A social firm working to provide smokeless cooking stoves to rural communities and access to reliable, affordable and environmentally friendly fuel is seeking investment.
Smoke from cooking on open fires kills 4.3 million people around the world every year, more than AIDS, Malaria and Tuberculosis combined. Bhutanese co-operative Dazin is working to change this by coming up with an innovative solution.
Starting in Bhutan, Dazin will distribute a smokeless stove that its has designed that is both reliable and affordable, while still being sustainable. It works by mobilising rural households to deposit free forestry wood waste at a series of collection points.
This wood waste is then transported to a production site, where a compression machine densifies the wood into small, easy to use briquettes, or ‘cookies’. In return for the wood waste Dazin gives rural households a stove for a nominal leasing fee and enough fuel to meet their cooking requirements compared to their collected wood waste deposit.
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The business model sees Dazin producing fuel cookies in excess of what rural households need, so the surplus is sold to urban communities at affordable prices. The profit offsets the free services in rural areas.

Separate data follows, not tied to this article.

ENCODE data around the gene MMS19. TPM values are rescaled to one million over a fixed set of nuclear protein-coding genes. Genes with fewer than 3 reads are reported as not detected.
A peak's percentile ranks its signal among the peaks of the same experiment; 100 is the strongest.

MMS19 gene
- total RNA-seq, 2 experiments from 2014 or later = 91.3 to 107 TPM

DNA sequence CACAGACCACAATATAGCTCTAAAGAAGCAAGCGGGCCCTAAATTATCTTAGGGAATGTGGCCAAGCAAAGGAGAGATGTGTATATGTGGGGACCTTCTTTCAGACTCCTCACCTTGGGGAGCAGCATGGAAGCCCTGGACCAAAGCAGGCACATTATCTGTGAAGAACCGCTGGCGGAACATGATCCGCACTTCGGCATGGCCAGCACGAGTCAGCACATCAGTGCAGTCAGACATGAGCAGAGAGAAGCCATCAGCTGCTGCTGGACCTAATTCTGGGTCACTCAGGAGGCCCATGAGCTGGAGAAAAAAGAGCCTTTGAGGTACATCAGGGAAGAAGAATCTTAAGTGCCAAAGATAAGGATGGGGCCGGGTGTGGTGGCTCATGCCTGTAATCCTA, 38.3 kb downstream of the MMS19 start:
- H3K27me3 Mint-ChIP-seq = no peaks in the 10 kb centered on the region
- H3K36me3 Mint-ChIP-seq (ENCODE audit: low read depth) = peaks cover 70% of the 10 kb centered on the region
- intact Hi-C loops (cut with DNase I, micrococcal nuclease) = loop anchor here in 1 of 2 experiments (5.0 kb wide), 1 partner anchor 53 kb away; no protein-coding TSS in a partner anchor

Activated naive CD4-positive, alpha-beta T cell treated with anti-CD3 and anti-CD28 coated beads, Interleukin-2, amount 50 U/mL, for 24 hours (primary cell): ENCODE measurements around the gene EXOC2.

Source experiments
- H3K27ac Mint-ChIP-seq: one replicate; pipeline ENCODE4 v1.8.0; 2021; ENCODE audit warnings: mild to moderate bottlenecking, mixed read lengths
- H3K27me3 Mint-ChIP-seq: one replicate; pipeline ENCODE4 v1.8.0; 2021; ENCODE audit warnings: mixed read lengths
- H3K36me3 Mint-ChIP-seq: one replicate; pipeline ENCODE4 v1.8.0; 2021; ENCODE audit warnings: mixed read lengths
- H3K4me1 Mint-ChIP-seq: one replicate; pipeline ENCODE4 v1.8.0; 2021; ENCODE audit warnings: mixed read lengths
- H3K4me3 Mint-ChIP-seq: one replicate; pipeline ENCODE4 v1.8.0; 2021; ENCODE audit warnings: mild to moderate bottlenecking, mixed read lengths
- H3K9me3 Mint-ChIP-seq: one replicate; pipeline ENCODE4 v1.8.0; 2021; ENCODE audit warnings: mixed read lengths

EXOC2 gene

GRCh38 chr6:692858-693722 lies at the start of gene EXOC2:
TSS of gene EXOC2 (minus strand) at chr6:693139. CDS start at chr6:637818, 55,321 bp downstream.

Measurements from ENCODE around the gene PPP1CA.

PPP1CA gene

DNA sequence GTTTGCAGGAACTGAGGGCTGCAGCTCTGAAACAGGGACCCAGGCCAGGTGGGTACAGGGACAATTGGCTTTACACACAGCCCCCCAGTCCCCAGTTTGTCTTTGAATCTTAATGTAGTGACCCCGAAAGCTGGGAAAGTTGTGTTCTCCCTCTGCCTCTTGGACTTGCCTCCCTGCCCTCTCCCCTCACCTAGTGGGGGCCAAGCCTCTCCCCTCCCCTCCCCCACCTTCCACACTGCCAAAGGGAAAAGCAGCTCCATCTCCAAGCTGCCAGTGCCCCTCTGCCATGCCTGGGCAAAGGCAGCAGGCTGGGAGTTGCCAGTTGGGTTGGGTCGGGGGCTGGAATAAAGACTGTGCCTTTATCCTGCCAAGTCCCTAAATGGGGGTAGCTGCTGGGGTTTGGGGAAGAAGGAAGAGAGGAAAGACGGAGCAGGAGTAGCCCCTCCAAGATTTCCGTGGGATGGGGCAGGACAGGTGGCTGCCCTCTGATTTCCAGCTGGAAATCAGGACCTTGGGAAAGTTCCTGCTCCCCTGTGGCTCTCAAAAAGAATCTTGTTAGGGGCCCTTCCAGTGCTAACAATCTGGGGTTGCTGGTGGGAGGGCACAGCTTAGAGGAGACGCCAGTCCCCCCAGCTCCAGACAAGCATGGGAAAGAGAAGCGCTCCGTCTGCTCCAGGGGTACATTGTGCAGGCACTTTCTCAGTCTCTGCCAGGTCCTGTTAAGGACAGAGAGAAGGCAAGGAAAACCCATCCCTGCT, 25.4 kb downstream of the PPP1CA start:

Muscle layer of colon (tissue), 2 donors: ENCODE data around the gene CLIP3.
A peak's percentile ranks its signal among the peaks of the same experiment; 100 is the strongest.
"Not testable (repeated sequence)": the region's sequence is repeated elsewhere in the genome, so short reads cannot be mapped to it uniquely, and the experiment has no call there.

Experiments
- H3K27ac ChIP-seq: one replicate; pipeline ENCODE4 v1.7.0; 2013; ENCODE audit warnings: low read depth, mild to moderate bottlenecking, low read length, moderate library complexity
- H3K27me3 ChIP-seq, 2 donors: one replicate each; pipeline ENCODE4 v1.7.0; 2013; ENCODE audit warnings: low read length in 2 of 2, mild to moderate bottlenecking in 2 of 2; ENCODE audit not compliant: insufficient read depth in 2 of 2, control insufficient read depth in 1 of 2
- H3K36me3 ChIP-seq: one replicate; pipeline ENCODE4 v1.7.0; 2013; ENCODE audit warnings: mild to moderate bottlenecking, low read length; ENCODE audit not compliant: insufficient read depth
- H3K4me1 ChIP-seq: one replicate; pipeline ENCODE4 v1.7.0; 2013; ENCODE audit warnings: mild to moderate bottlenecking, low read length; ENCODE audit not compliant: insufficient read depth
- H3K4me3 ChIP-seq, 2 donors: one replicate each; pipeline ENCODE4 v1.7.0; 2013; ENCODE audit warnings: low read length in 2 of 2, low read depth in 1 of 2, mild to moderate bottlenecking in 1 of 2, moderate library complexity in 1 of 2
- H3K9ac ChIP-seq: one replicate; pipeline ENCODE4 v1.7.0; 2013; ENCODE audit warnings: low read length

Jerry Greenfield, co-founder of Ben & Jerry’s, explained, “Dazin addresses the complexities of open fire cooking with a comprehensive sustainable solution that tackles the root of the problem. Not only that, their replicable model significantly promotes environmental conservation with a financially sustainable model to provide an affordable cooking energy solution for all.”
The firm is looking for funds to kick-start the project expansion after a successful pilot launch. The enterprise is seeking around £42,000 of investment to cover the cost of a compression machine. For example, £50 can provide one smokeless stove, and save four tons of carbon emissions. This cost is recovered by fuel sales in cities within seven months and then re-invested to purchase another stove for a family.